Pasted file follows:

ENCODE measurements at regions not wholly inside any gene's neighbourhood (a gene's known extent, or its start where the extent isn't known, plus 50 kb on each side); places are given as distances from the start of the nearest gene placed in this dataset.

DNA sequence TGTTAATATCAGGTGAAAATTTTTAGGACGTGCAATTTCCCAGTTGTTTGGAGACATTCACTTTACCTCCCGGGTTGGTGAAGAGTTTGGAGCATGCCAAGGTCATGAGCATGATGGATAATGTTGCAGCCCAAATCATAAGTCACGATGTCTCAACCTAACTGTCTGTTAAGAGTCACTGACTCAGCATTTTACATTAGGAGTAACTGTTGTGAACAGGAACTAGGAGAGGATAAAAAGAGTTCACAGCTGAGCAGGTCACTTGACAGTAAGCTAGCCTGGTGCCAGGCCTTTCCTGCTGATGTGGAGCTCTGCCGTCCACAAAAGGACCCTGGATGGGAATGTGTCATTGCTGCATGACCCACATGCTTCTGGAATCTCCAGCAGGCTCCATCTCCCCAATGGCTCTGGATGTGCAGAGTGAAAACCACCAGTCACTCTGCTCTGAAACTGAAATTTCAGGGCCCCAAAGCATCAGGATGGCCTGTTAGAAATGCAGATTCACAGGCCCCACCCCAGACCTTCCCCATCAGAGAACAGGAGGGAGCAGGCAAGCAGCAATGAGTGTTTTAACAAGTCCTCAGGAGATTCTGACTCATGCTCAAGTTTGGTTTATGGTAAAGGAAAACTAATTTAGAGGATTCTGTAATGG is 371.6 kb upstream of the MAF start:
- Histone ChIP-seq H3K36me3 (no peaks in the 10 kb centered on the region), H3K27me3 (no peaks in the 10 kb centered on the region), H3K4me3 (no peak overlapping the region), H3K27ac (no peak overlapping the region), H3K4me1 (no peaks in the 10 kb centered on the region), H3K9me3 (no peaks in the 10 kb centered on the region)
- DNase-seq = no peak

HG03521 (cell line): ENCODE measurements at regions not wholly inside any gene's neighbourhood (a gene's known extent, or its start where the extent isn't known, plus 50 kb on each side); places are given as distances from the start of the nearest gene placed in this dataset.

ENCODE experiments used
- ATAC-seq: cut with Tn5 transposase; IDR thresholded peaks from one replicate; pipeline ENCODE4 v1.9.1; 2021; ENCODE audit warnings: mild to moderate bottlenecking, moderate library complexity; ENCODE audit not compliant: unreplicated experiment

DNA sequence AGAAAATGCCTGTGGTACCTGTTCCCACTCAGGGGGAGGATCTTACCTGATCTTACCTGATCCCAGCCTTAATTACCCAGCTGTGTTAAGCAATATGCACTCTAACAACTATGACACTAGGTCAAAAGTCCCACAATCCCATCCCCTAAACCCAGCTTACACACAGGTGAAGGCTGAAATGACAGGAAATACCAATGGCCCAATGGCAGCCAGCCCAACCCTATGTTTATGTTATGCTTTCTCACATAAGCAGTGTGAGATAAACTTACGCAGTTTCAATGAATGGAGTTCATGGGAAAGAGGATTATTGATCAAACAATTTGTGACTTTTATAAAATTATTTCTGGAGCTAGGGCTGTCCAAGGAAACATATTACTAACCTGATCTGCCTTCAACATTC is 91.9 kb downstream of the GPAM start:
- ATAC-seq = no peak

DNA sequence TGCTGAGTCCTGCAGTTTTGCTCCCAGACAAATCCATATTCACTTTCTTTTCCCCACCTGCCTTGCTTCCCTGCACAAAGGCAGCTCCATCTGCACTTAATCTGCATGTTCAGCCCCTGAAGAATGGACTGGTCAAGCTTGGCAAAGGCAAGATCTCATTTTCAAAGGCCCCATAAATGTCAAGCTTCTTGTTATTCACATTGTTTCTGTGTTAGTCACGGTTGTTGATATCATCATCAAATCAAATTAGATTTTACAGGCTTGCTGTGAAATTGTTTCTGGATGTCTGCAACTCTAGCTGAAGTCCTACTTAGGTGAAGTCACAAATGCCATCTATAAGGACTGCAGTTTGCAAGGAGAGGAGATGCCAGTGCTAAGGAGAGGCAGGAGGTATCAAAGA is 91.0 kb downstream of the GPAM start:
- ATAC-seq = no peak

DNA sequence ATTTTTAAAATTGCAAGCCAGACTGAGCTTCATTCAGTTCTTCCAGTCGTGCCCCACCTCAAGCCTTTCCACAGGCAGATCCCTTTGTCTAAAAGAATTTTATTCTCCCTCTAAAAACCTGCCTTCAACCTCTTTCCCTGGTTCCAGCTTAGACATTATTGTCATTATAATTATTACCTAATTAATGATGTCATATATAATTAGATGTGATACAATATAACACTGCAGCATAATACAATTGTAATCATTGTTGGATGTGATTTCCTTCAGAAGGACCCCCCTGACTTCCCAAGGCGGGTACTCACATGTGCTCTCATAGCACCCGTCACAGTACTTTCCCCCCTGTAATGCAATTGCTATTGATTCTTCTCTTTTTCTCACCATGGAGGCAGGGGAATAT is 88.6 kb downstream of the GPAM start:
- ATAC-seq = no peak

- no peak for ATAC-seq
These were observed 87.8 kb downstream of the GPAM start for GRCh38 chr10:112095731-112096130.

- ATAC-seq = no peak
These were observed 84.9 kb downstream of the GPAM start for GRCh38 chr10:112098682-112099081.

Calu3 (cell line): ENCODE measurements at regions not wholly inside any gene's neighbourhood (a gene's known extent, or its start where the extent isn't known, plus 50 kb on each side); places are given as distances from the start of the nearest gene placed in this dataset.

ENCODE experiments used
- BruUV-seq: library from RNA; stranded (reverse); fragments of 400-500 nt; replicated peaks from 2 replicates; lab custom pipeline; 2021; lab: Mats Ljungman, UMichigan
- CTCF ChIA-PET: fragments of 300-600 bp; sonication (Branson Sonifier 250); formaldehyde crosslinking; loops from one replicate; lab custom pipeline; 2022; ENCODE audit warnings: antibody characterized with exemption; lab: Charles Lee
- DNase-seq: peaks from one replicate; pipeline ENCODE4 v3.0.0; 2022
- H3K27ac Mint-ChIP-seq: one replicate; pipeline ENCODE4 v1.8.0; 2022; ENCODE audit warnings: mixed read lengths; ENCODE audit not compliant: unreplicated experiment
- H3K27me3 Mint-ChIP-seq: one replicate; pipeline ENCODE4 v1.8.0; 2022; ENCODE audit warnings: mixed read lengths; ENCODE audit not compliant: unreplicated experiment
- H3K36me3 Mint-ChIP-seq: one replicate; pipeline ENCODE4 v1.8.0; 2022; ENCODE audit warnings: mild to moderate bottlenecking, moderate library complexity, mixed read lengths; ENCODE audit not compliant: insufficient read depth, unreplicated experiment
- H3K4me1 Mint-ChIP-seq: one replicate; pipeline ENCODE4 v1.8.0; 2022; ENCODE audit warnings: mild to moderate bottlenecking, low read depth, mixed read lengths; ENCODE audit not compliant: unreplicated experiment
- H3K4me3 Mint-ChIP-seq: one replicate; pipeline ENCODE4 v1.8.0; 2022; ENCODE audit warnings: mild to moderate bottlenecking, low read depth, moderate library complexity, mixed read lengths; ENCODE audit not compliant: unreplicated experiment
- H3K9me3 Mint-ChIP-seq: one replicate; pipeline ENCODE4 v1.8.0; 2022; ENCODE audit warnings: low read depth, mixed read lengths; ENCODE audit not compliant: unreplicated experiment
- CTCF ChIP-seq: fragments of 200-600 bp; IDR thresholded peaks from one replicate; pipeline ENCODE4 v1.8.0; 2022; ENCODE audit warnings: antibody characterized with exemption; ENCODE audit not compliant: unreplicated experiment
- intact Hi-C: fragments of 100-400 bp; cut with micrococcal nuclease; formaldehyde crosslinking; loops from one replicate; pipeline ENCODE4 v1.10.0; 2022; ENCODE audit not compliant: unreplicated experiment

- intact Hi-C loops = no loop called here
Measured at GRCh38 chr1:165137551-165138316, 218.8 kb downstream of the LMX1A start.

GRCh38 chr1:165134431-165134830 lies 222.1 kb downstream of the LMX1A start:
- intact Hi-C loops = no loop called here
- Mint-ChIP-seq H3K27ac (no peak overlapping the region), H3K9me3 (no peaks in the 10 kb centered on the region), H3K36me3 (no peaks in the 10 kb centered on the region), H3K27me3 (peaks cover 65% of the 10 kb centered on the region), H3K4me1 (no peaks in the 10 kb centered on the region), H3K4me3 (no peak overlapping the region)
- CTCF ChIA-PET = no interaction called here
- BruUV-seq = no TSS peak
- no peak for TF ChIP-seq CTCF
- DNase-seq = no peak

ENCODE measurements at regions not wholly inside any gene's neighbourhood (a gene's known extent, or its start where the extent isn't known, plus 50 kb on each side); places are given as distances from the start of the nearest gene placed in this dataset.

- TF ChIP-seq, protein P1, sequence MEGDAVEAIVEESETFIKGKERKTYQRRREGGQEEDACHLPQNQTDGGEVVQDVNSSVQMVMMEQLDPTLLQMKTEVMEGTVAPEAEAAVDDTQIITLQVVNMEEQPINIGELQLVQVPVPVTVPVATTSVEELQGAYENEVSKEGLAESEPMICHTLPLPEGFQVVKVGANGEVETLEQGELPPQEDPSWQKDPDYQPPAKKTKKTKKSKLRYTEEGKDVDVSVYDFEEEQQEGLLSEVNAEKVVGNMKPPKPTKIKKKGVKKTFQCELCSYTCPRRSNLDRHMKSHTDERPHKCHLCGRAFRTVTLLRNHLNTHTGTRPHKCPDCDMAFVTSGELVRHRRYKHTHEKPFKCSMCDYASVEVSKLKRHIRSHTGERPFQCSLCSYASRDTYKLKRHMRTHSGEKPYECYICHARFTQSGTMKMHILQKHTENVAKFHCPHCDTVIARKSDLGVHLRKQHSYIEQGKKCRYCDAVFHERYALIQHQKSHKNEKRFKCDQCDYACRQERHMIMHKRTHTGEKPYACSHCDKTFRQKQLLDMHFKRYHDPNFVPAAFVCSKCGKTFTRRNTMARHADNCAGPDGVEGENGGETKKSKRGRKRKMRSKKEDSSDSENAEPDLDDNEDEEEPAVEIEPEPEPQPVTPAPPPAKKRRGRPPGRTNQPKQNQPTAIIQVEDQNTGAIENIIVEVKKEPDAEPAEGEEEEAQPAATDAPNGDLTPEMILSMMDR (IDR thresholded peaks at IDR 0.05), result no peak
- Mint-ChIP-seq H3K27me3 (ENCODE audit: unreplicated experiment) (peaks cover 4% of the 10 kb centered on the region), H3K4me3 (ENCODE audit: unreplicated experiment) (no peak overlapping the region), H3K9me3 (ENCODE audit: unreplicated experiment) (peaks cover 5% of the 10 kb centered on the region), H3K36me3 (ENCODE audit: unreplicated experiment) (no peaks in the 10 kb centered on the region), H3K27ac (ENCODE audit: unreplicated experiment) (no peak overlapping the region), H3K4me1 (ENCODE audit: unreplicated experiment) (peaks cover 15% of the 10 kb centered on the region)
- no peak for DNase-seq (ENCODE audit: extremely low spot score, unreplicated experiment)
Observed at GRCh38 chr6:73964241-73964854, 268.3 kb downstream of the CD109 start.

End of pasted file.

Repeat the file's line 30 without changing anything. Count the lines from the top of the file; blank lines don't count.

- intact Hi-C: fragments of 100-400 bp; cut with micrococcal nuclease; formaldehyde crosslinking; loops from one replicate; pipeline ENCODE4 v1.10.0; 2022; ENCODE audit not compliant: unreplicated experiment